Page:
Blogging, Social Media, and Libel Laws

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In 2017, the number of blogs on Tumblr alone was estimated to be around 350 million, according to, a source considered to be trustworthy for tech stats. This is obviously quite a large number, and it is only growing more and more. So it is no surprise that in this readily available platform where anyone can exercise their right to free speech, there are a few problems to look out for. One offense that can end up quite costly is libel.  

Slander, libel laws, defamation… whatever you may want to call it, they are all in the same family, and they all are able to cause major problems.  Never write or say anything that isn’t true about a person, especially if it can damage their reputation, relationships, and/or livelihood.  It isn’t guaranteed that you will get into trouble, but if you are, libel has the potential to actually cost you millions of dollars. In fact, this has happened to a few bloggers already. Have you heard about Melania Trump and her dealings with a 70-year-old blogger from Maryland? He now has to pay her a “substantial sum.”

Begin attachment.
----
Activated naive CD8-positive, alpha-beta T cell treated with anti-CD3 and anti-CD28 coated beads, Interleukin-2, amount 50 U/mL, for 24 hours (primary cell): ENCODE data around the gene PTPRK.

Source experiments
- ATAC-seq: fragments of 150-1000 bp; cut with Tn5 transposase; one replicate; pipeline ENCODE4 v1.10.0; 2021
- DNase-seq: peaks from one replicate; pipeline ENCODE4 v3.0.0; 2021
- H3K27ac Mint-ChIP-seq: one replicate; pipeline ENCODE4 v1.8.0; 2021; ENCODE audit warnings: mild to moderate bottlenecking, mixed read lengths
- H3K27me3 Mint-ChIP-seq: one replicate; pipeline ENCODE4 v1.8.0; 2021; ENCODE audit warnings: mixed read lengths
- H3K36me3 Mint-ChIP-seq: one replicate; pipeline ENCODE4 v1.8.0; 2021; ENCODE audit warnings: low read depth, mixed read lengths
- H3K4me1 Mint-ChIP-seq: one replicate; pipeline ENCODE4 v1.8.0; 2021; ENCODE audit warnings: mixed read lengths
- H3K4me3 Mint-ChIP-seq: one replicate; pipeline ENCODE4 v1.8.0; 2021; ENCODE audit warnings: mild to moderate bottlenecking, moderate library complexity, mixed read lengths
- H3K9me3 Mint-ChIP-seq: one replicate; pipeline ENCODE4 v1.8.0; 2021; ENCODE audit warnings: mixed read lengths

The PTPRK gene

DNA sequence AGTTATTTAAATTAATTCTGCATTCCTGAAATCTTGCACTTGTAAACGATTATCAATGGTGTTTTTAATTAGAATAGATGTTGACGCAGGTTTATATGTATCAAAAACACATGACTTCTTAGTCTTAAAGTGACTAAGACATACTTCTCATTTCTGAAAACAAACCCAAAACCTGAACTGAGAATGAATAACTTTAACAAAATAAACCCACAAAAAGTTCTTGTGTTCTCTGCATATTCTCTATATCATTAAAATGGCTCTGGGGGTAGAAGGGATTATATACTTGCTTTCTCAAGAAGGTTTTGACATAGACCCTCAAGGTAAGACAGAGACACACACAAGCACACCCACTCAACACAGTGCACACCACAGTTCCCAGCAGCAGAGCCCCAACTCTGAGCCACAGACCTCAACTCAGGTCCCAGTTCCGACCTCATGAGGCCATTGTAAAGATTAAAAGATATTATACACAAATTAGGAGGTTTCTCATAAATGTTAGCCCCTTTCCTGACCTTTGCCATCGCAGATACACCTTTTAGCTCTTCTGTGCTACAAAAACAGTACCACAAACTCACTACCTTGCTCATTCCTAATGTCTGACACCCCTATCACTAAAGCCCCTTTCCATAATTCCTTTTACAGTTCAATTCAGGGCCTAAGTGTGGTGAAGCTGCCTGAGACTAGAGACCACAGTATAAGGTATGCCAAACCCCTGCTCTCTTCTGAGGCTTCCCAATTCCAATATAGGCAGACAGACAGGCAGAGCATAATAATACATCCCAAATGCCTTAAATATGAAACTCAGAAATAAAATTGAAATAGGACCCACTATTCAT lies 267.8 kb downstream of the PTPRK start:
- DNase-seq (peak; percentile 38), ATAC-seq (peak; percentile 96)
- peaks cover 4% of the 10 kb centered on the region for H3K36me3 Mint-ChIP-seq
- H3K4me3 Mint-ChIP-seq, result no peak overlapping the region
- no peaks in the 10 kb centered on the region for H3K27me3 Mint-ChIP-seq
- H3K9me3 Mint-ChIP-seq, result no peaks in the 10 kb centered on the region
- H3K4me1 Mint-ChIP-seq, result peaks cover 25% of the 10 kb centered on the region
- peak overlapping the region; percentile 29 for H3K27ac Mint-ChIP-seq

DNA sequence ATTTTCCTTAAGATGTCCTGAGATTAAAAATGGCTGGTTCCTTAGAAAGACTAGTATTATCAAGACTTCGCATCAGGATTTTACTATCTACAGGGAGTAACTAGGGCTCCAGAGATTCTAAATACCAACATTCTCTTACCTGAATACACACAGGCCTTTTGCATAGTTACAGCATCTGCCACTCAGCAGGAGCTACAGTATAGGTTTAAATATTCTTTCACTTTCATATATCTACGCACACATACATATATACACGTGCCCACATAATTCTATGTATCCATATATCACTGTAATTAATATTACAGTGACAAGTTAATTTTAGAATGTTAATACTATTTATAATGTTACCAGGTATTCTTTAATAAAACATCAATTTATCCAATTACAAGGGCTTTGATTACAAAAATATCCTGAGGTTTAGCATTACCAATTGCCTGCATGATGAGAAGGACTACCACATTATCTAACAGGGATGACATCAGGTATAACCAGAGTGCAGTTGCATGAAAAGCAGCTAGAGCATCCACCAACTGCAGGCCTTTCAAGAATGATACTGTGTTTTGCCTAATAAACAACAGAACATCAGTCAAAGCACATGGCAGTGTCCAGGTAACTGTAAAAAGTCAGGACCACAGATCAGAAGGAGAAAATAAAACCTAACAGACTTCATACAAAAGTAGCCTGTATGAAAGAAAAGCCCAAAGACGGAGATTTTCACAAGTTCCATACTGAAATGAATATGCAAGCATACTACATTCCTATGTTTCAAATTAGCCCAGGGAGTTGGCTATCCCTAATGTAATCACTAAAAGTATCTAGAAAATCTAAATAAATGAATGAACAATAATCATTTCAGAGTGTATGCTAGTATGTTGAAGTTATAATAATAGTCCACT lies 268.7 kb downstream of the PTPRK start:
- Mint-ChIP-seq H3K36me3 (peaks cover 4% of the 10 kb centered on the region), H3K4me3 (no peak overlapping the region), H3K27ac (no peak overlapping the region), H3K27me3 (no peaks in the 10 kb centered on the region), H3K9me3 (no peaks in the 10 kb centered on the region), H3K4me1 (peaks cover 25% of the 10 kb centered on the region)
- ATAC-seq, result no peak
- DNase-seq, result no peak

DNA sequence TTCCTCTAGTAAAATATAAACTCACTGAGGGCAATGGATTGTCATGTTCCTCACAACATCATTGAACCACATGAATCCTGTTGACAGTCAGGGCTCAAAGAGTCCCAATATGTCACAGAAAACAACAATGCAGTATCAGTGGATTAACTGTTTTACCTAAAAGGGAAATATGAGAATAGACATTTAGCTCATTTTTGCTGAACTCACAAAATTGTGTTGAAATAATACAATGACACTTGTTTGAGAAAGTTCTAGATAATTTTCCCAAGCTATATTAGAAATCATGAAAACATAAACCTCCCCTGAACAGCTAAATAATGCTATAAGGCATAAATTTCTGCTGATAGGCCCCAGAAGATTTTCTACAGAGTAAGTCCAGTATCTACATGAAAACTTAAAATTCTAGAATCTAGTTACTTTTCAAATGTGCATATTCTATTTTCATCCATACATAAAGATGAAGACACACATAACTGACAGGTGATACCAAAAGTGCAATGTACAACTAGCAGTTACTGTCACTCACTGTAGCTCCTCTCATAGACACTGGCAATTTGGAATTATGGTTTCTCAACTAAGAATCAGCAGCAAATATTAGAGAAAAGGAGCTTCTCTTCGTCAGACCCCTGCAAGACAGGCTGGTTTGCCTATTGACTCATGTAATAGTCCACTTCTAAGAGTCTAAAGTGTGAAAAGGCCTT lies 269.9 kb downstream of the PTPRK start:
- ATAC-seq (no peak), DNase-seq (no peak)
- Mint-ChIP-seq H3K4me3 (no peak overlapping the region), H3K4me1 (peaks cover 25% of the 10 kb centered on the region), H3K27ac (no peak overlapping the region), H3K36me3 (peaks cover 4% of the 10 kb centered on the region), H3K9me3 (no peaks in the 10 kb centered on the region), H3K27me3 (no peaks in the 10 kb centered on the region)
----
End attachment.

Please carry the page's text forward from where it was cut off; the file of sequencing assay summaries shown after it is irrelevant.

So how can a person be sure that they are not putting themselves in a dangerous position by simply expressing themself? Indeed, the line can be quite hazy for many. In order to help clear things up a bit, here are some important factors about libel laws that you should know:

  • “Slander tends to refer to negative spoken messages. “Libel” is written messages.
  • “Published” simply means that the slanderous remark was able to be seen, heard, or read.  This means anything from a book, to a blog, to a message marked on the windows of a car.
  • The only instance when damaging things can be said about a person’s reputation is in court, which is where they are considered “privileged” when they are testifying.
  • Only false statements are considered defamation. No matter how awful the truth may be about someone, it is not illegal to spread this about them.
  • A major part of a libel lawsuit is about the “injury” that it has caused the individual. Examples for this could be if it causes them to lose their jobs or loved ones.

These days, it is extremely easy to commit a libel offense due to social media.  Within seconds, a person is able to reach countless people.  With blogging, YouTube, Twitter, Facebook, Instagram, and many many more possibilities, it is even more important that we take a moment to think before we post. Have fun out there, but be careful!